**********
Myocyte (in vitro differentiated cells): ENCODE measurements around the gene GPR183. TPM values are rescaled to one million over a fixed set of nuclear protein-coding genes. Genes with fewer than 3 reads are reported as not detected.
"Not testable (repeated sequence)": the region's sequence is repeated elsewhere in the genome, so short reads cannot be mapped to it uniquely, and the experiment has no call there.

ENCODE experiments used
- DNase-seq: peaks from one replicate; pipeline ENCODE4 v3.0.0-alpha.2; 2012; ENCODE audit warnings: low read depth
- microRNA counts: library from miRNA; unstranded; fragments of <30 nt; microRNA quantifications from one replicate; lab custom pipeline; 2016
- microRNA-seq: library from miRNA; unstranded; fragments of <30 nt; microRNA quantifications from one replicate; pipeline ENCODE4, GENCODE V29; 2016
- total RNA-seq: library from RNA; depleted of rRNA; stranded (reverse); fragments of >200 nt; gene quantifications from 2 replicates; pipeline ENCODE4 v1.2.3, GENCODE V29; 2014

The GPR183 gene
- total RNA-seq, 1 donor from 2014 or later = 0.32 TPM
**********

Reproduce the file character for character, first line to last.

Myocyte (in vitro differentiated cells): ENCODE measurements around the gene GPR183. TPM values are rescaled to one million over a fixed set of nuclear protein-coding genes. Genes with fewer than 3 reads are reported as not detected.
"Not testable (repeated sequence)": the region's sequence is repeated elsewhere in the genome, so short reads cannot be mapped to it uniquely, and the experiment has no call there.

ENCODE experiments used
- DNase-seq: peaks from one replicate; pipeline ENCODE4 v3.0.0-alpha.2; 2012; ENCODE audit warnings: low read depth
- microRNA counts: library from miRNA; unstranded; fragments of <30 nt; microRNA quantifications from one replicate; lab custom pipeline; 2016
- microRNA-seq: library from miRNA; unstranded; fragments of <30 nt; microRNA quantifications from one replicate; pipeline ENCODE4, GENCODE V29; 2016
- total RNA-seq: library from RNA; depleted of rRNA; stranded (reverse); fragments of >200 nt; gene quantifications from 2 replicates; pipeline ENCODE4 v1.2.3, GENCODE V29; 2014

The GPR183 gene
- total RNA-seq, 1 donor from 2014 or later = 0.32 TPM